Emotionally consuming food becomes a short term, not a long-term solution and prevents us from getting to the root cause of our challenges and triggers. This emotional cycle was interfering with my health goals and nutritional food choices. I had to decide, do I want to continue down this path of making undesirable food choices or do I take a stand and change my story? Do I work on my personal relationships, my work stresses, and stop ignoring my triggers? The choice I made not only changed my life but the lives of other women I have worked with as a registered nutritionist. Food no longer is a distraction or a bandage for me, and by addressing my personal stressors it helped me work through my childhood relationship with food as well.

How do we get past it?

The first is to know there is a disconnect and you’ve been using food as a distraction. The purpose is to help you realize your actions.

Drinking a glass of water, waiting 5 mins and writing what you are feeling in the present moment will allow you to release the stress positively.

Movement such as a walk, yoga, or meditation, gentle breathing exercises may help support your journey and reduce stress/emotional eating. These can all be acts of self care and compassion. Pick one activity so you are not overwhelmed.

Identify the feeling.

  1. What is the emotion that is driving you to eat?
  2. How can you take care of that emotional need besides using food as the solution?
  3. Watch your words. Negative Self Talk- can spiral us into emotional eating habits.
  4. Understand that using distraction to “get over” your emotions will only bring them back stronger and is not a long-term solution.
  5. Get professional support and guidance. You don’t have to do this alone. Lean on friends and family, if possible. Cognitive behavior therapy (CBT) can help you work through negative thoughts and emotions for long-term results.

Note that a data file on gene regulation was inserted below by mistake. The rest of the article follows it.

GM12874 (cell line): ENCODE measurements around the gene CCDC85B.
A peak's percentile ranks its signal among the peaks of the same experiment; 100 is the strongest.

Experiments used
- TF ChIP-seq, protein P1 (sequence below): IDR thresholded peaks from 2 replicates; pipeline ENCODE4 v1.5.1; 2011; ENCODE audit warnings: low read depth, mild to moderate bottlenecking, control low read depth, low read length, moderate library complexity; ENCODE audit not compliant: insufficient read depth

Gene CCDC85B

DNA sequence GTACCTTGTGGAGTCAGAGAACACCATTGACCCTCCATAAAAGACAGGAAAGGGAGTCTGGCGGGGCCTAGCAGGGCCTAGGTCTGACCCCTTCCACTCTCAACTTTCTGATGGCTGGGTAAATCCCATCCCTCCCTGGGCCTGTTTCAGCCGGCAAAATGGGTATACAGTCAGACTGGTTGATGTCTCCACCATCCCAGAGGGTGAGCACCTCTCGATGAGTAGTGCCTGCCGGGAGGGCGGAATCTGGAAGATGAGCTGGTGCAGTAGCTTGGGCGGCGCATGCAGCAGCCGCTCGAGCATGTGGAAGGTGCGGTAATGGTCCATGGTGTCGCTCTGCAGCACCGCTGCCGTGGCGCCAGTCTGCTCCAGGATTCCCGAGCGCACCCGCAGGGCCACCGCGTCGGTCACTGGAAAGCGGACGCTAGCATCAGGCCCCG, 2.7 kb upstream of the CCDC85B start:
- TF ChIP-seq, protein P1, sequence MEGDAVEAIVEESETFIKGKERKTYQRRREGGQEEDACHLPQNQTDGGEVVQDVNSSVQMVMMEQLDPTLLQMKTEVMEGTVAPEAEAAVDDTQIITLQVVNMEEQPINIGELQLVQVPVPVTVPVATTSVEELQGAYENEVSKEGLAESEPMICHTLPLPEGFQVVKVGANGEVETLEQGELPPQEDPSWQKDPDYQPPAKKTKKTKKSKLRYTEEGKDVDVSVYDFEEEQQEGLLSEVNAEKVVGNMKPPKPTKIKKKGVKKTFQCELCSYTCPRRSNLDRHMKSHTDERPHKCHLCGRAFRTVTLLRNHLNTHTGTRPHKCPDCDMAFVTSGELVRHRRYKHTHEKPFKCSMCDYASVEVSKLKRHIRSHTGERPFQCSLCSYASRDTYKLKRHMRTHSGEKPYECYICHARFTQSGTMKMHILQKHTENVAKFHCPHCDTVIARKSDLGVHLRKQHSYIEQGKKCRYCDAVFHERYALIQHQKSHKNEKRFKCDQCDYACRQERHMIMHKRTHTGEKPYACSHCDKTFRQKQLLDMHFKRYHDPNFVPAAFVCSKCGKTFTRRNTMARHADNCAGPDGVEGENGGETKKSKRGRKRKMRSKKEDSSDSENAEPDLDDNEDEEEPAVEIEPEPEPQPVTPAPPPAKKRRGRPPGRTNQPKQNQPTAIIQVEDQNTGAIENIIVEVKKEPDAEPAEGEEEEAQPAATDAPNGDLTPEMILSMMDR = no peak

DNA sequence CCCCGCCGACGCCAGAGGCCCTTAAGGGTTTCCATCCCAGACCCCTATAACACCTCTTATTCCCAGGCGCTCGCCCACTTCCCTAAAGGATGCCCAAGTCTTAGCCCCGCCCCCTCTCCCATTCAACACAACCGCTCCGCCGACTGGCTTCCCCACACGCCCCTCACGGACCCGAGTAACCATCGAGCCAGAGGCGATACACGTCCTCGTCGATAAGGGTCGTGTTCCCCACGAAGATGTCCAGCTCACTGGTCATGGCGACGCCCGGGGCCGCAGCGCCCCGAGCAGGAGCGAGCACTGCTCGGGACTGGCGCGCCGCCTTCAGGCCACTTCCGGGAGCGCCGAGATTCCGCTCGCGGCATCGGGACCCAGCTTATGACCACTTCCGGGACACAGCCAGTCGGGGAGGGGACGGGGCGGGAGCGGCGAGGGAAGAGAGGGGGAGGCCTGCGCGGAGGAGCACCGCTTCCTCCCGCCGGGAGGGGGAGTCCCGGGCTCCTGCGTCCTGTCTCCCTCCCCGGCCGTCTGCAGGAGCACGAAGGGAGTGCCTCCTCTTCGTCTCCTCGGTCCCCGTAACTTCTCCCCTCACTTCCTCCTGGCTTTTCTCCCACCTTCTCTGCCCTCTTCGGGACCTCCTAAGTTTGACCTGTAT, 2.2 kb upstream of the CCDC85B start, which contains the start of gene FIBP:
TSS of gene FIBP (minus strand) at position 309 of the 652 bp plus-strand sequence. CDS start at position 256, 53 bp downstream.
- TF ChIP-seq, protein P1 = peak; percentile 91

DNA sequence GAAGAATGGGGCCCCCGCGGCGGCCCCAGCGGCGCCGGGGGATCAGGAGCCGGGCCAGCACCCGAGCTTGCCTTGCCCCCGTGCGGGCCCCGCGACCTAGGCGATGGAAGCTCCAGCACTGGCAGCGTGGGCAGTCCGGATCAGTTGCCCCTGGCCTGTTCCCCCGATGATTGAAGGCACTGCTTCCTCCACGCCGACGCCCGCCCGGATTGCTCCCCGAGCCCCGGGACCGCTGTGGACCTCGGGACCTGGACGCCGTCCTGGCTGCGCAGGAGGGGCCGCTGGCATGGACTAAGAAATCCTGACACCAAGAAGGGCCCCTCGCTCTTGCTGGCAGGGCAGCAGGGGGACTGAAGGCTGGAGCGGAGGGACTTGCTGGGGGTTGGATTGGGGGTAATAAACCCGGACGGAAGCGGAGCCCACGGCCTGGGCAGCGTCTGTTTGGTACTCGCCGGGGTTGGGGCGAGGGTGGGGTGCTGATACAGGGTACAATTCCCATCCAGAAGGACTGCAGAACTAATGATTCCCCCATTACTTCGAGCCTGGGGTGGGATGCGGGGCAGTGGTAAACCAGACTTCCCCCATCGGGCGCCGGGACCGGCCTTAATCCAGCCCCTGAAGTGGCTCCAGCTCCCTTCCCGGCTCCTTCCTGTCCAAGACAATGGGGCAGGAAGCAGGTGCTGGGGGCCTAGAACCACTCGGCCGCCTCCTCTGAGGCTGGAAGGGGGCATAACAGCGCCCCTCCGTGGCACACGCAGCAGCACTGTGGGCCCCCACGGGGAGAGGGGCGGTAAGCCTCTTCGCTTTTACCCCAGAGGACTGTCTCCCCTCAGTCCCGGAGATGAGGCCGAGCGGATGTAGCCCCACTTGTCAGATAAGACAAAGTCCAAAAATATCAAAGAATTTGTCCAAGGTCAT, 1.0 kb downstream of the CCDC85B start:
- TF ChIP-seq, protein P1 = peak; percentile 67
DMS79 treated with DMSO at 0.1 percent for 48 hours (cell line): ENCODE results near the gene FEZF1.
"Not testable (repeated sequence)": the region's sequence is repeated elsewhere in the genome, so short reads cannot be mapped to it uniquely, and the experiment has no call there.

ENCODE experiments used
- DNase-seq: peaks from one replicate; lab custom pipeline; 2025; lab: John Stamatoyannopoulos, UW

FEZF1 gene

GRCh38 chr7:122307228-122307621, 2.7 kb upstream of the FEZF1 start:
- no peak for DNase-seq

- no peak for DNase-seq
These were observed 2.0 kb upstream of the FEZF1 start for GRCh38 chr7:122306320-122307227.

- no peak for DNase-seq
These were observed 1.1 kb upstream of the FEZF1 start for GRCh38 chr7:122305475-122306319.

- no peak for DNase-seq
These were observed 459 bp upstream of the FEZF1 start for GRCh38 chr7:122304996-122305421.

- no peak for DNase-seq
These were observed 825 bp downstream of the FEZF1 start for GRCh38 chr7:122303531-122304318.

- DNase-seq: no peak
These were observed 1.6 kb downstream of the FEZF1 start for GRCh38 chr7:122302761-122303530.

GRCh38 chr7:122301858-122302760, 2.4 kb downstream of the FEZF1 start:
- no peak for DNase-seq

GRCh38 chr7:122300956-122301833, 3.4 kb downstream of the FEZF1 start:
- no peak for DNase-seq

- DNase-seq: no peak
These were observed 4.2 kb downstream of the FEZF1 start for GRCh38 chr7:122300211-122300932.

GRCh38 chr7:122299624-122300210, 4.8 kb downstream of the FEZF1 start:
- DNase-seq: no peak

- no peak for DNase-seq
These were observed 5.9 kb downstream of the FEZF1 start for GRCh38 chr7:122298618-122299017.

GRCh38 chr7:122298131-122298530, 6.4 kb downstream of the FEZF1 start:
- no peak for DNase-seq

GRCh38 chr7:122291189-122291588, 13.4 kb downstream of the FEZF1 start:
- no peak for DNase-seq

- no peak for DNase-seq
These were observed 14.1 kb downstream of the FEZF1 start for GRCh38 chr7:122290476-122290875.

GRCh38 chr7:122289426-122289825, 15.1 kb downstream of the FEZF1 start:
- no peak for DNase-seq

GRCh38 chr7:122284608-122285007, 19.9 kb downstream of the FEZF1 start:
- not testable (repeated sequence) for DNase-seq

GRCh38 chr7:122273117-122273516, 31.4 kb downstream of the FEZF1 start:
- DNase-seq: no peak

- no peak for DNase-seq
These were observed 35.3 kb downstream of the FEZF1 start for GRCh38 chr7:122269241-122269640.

6. Know that there is no such thing as perfection here, we will have days that will fall apart, but know that tomorrow is another day. An opportunity to start over. Learn from your actions and change your story one day at a time.
  7. Eating without distractions, putting the phone away, truing the t.v off. Sitting at the dinner table, paying attention to what you are consuming, how you are feeling before, during, and after you eat. Chewing slowly is important too. This will help to turn off your hunger hormone ghrelin and release leptin, a hormone that tells your brain you are full. Meal planning will help to make sure you are getting enough nutrients to avoid blood sugar levels from dropping and reaching for processed foods.
  8. Removing junk food from your pantry will help support your efforts and reduce temptations.

Getting support through periods of emotional eating helped me rediscover ways to work through the triggers that used to lead me to eat mindlessly. Keeping a journal, finding a good book, or some days taking time to relax and decompress from a stressful day really helped. What I had to keep in mind was that it takes time to develop new habits and work through old ones, including the emotionally attached ones. I had to create a safe place in my heart, a place of non-judgment, shame, or guilt. It’s important to work on your self-talk, we can become our biggest critic. It took me time to work through my habit of emotional eating, but what kept me committed to it was gaining clarity on why this work was important for my emotional, mental, and physical health. Always remember that your story can change, and you don’t have to do it alone.